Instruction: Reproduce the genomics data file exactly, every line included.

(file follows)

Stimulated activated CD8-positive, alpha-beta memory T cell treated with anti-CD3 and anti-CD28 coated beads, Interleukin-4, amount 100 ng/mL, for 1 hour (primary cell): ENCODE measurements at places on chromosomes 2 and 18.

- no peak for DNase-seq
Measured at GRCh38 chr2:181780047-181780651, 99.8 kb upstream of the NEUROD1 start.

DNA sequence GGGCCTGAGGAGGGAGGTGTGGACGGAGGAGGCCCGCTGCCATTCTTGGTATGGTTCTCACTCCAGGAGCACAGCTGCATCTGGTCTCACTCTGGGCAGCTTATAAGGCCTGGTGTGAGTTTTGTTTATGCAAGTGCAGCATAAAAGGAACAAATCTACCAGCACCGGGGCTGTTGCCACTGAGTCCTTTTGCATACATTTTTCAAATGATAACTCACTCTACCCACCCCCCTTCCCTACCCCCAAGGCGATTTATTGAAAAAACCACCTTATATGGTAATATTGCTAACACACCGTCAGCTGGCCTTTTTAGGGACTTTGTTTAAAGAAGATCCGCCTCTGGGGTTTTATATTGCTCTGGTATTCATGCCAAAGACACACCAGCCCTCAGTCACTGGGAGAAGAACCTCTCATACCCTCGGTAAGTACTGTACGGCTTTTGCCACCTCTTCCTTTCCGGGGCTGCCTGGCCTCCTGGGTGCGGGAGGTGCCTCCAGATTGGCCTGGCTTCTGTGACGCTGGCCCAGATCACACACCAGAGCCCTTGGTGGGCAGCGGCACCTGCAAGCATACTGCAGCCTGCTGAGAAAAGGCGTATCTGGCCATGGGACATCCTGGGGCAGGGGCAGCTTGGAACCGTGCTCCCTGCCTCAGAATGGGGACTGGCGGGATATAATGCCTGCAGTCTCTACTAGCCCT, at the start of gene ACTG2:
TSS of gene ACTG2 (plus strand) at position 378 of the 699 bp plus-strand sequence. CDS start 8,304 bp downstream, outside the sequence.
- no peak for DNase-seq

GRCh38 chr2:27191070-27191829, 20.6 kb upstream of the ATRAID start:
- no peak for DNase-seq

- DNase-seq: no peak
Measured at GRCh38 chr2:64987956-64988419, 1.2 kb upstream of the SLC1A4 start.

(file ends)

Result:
Stimulated activated CD8-positive, alpha-beta memory T cell treated with anti-CD3 and anti-CD28 coated beads, Interleukin-4, amount 100 ng/mL, for 1 hour (primary cell): ENCODE measurements at places on chromosomes 2 and 18.

- no peak for DNase-seq
Measured at GRCh38 chr2:181780047-181780651, 99.8 kb upstream of the NEUROD1 start.

DNA sequence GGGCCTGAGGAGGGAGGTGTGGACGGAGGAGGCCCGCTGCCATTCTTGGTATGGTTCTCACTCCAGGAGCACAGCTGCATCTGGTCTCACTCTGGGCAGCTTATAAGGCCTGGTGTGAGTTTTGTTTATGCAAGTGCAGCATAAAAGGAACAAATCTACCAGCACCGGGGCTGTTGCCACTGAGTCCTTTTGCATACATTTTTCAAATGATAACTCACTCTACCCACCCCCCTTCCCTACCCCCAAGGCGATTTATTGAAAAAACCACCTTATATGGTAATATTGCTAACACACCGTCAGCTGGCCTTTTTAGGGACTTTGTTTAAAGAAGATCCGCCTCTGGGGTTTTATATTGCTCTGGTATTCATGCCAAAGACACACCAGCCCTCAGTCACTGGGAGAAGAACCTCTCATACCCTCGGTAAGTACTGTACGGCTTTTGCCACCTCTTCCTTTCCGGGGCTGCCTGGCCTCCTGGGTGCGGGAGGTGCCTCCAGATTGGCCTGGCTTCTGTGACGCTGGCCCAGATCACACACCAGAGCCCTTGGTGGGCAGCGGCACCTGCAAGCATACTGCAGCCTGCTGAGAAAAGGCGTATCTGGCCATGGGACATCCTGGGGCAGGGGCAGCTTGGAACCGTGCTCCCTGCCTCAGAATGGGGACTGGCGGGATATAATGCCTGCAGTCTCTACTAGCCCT, at the start of gene ACTG2:
TSS of gene ACTG2 (plus strand) at position 378 of the 699 bp plus-strand sequence. CDS start 8,304 bp downstream, outside the sequence.
- no peak for DNase-seq

GRCh38 chr2:27191070-27191829, 20.6 kb upstream of the ATRAID start:
- no peak for DNase-seq

- DNase-seq: no peak
Measured at GRCh38 chr2:64987956-64988419, 1.2 kb upstream of the SLC1A4 start.